Number of the Day: $203,500

Number of the Day: $203,500

Mulvaney listens as U.S. President Donald Trump meets with members of the Republican Study Committee at the White House in Washington
REUTERS/Jonathan Ernst
By The Fiscal Times Staff

The Wall Street Journal’s Catherine Lucey reports that acting White House Chief of Staff Mick Mulvaney is making a bit more than his predecessors: “The latest annual report to Congress on White House personnel shows that President Trump’s third chief of staff is getting an annual salary of $203,500, compared with Reince Priebus and John Kelly, each of whom earned $179,700.” The difference is the result of Mulvaney still technically occupying the role of director of the White House Office of Management and Budget, where his salary level is set by law.

The White House told the Journal that if Mulvaney is made permanent chief of staff his salary would be adjusted to the current salary for an assistant to the president, $183,000.

Number of the Day: $7 Million

NY mayor cites climate stance in endorsing Obama
Reuters
By The Fiscal Times Staff

That’s how much Michael Bloomberg is spending per day in his pursuit of the Democratic presidential nomination, according to new monthly filings with the Federal Election Commission. “In January alone, Bloomberg dropped more than $220 million on his free-spending presidential campaign,” The Hill says. “That breaks down to about $7.1 million a day, $300,000 an hour or $5,000 per minute.”

Chart of the Day: Boosting Corporate Tax Revenues

GraphicStock
By The Fiscal Times Staff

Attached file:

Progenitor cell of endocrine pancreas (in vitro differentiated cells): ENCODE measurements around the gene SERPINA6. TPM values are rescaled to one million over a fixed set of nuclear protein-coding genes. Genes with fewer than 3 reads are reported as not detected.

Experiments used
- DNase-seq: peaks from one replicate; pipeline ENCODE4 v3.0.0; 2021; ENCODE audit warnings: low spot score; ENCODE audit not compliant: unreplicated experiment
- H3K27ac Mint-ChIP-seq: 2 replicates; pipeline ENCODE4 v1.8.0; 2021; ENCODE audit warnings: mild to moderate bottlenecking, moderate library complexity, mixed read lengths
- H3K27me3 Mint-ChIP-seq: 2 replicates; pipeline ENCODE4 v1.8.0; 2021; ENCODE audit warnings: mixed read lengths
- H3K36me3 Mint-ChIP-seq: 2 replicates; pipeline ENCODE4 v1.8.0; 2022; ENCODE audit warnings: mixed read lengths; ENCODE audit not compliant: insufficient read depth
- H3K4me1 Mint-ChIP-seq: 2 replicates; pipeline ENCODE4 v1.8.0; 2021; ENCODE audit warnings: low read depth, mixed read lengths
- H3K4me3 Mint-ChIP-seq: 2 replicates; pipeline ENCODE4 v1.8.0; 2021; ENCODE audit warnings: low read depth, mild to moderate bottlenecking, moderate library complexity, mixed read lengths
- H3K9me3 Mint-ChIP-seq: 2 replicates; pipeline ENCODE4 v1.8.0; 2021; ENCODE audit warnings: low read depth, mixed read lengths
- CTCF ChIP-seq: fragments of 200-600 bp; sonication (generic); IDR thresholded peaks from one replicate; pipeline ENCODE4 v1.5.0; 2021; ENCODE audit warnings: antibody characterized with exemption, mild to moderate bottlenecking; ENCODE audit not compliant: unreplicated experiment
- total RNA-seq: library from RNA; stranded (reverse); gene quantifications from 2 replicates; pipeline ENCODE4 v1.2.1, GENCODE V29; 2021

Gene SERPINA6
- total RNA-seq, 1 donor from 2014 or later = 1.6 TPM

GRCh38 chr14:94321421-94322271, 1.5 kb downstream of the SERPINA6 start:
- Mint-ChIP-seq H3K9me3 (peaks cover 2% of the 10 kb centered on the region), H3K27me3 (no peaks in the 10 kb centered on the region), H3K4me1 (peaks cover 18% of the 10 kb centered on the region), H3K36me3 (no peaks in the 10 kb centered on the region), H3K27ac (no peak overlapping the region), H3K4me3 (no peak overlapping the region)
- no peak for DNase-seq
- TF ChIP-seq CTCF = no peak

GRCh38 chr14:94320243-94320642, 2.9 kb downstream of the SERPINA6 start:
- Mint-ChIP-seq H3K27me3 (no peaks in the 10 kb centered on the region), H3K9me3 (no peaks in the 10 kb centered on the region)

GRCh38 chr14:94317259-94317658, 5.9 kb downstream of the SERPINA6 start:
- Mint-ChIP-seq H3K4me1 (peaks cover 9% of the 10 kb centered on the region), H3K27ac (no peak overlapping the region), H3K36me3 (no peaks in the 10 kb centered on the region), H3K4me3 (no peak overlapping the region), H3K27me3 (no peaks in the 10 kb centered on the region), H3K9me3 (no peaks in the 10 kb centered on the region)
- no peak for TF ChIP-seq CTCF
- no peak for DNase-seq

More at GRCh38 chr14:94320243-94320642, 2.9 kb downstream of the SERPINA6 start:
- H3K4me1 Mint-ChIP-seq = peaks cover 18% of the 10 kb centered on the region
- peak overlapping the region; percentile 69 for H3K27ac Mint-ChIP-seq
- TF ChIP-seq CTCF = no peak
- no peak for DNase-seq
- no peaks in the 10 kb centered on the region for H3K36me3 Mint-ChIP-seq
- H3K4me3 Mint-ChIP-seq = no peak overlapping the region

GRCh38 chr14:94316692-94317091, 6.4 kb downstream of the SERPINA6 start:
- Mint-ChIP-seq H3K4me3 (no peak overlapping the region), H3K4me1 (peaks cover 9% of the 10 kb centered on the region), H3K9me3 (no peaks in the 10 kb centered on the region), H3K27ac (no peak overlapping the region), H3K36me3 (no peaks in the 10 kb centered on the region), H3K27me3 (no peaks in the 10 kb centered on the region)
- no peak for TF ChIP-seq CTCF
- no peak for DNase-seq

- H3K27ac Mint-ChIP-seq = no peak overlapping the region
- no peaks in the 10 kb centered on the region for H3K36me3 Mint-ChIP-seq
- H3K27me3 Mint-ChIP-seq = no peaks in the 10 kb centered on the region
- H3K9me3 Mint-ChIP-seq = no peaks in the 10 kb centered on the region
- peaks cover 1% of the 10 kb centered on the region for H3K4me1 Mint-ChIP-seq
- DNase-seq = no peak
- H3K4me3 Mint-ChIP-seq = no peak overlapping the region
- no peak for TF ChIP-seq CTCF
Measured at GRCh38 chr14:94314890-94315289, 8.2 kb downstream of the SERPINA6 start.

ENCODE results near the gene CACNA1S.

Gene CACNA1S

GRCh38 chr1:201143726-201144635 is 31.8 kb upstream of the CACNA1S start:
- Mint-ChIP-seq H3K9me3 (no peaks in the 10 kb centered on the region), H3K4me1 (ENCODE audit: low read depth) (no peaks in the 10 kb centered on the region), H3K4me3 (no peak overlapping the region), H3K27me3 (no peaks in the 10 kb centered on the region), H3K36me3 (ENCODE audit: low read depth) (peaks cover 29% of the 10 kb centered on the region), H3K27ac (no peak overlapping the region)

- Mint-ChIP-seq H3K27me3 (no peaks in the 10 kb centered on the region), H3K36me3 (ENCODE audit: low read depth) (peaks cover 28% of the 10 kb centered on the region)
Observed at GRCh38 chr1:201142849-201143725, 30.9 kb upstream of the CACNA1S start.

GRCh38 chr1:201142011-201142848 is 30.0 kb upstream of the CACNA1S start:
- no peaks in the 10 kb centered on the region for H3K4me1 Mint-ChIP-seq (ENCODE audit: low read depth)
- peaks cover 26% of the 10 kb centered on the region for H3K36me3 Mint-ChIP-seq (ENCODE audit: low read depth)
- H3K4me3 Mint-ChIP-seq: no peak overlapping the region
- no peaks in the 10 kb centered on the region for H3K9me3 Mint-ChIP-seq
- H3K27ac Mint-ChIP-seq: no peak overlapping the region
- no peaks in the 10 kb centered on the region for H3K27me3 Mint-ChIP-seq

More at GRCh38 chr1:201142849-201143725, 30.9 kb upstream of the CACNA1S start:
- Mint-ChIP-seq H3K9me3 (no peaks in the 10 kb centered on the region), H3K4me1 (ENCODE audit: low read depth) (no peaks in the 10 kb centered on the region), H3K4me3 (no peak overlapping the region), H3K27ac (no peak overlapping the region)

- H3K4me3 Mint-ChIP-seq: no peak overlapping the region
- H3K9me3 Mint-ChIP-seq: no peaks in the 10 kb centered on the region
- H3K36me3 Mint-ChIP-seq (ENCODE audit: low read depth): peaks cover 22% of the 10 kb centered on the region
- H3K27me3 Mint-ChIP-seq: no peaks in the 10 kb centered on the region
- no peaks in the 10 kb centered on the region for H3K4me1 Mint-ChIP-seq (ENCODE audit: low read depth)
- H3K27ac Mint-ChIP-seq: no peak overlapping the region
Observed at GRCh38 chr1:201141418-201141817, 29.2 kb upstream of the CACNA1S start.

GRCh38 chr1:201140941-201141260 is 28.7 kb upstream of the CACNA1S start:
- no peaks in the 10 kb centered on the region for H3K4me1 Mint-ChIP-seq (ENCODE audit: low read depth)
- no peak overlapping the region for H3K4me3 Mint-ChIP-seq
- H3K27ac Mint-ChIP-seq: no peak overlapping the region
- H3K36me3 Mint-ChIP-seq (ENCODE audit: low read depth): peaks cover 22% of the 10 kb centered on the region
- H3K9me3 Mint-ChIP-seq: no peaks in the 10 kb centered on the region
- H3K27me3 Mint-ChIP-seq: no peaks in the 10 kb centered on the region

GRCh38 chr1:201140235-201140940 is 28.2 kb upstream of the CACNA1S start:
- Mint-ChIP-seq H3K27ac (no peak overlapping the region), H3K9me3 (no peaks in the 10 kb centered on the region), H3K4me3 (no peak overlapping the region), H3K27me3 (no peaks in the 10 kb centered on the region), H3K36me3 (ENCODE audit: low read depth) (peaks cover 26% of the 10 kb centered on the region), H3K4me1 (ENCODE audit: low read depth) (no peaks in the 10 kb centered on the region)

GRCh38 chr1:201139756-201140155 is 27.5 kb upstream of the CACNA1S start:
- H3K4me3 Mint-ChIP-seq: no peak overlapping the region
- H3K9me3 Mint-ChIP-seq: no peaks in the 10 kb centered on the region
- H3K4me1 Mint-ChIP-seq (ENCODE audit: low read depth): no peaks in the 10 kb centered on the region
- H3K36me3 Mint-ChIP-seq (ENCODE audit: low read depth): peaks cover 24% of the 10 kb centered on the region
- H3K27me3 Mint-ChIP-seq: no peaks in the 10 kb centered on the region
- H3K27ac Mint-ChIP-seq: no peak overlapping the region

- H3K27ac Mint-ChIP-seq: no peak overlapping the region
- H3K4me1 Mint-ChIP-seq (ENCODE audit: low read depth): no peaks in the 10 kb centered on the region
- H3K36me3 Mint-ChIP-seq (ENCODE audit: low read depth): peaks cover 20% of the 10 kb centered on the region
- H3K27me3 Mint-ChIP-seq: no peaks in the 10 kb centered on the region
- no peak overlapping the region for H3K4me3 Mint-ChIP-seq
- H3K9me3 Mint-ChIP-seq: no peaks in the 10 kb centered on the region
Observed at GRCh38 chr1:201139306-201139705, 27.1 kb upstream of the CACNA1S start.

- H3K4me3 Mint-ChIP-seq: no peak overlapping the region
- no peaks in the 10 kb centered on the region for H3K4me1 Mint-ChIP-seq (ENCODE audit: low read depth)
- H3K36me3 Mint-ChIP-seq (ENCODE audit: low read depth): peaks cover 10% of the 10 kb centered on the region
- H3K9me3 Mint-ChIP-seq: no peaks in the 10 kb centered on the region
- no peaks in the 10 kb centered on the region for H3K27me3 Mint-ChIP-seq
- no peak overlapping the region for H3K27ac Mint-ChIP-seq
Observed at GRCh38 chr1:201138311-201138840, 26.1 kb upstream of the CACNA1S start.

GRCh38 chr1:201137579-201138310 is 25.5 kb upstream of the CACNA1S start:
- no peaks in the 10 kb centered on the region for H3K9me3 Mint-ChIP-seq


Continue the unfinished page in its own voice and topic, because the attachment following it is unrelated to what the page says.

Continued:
The leading candidates for the Democratic presidential nomination have all proposed increasing taxes on corporations, including raising income tax rates to levels ranging from 25% to 35%, up from the current 21% imposed by the Republican tax cuts in 2017. With Bernie Sanders leading the way at $3.9 trillion, here’s how much revenue the higher proposed corporate taxes, along with additional proposed surtaxes and reduced tax breaks, would generate over a decade, according to calculations by the right-leaning Tax Foundation, highlighted Wednesday by Bloomberg News.

Chart of the Day: Discretionary Spending Droops

By The Fiscal Times Staff

The federal government’s total non-defense discretionary spending – which covers everything from education and national parks to veterans’ medical care and low-income housing assistance – equals 3.2% of GDP in 2020, near historic lows going back to 1962, according to an analysis this week from the Center on Budget and Policy Priorities.

Chart of the Week: Trump Adds $4.7 Trillion in Debt

By The Fiscal Times Staff

The Committee for a Responsible Federal Budget estimated this week that President Trump has now signed legislation that will add a total of $4.7 trillion to the national debt between 2017 and 2029. Tax cuts and spending increases account for similar portions of the projected increase, though if the individual tax cuts in the 2017 Republican overhaul are extended beyond their current expiration date at the end of 2025, they would add another $1 trillion in debt through 2029.